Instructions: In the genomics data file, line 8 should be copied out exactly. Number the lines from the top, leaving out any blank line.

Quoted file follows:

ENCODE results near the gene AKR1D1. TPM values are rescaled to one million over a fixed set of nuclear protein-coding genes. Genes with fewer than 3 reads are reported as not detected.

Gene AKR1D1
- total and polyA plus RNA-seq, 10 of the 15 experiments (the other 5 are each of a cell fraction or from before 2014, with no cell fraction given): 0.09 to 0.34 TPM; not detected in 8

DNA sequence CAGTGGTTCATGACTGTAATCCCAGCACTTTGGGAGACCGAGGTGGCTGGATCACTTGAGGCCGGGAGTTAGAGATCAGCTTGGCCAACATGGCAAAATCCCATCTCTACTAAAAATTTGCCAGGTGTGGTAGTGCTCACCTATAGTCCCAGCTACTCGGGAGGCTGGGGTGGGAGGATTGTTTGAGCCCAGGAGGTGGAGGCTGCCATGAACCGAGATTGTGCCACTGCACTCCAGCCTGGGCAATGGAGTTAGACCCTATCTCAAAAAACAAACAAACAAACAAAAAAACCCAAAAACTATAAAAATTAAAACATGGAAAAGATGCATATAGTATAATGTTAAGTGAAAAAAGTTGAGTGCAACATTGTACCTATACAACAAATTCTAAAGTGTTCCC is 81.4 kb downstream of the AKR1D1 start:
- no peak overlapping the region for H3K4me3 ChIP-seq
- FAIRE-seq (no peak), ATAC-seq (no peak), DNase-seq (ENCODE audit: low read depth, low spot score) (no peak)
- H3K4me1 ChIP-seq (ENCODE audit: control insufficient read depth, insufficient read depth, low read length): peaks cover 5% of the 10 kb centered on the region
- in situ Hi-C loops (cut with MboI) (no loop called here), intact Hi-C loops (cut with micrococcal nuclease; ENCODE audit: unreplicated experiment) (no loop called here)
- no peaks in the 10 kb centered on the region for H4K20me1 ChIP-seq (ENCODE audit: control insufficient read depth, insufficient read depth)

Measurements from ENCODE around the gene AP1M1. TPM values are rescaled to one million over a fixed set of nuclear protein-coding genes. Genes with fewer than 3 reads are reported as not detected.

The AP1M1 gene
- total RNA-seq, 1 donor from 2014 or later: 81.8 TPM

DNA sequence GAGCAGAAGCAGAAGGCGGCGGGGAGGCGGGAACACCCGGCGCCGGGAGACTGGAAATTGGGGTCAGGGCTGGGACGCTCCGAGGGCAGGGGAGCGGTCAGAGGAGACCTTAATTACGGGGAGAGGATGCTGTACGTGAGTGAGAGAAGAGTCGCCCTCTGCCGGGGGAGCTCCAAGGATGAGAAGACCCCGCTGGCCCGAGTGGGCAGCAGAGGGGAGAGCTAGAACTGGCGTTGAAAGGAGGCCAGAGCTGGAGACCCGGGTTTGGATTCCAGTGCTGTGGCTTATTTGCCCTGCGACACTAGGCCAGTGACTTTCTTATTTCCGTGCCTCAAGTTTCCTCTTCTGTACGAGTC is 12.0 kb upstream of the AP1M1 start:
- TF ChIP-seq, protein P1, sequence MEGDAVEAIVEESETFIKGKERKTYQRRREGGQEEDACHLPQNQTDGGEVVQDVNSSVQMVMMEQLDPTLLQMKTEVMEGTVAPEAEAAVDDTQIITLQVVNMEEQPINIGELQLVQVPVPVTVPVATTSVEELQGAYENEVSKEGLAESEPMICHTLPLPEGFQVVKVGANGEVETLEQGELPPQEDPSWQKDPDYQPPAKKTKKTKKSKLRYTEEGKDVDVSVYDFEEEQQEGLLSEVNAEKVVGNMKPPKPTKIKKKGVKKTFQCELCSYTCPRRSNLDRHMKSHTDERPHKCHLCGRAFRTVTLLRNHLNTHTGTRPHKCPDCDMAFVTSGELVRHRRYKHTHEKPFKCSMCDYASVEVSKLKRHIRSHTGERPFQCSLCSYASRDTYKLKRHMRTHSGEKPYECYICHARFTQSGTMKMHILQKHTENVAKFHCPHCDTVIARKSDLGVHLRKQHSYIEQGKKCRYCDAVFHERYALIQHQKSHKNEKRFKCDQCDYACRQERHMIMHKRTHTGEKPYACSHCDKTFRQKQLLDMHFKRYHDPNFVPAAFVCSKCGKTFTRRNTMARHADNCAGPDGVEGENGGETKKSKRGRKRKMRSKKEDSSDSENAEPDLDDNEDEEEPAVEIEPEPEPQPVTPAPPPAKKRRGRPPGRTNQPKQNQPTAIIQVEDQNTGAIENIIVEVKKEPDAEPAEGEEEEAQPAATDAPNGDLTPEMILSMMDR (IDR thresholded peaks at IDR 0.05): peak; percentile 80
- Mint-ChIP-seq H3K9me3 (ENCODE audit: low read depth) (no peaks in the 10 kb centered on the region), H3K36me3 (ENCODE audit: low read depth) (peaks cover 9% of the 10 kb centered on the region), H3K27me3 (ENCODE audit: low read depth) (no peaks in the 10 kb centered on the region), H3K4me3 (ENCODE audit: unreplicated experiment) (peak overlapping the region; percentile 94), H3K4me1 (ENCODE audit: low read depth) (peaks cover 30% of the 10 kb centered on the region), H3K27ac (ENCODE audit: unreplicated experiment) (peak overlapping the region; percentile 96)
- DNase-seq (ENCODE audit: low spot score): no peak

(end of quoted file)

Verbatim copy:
- in situ Hi-C loops (cut with MboI) (no loop called here), intact Hi-C loops (cut with micrococcal nuclease; ENCODE audit: unreplicated experiment) (no loop called here)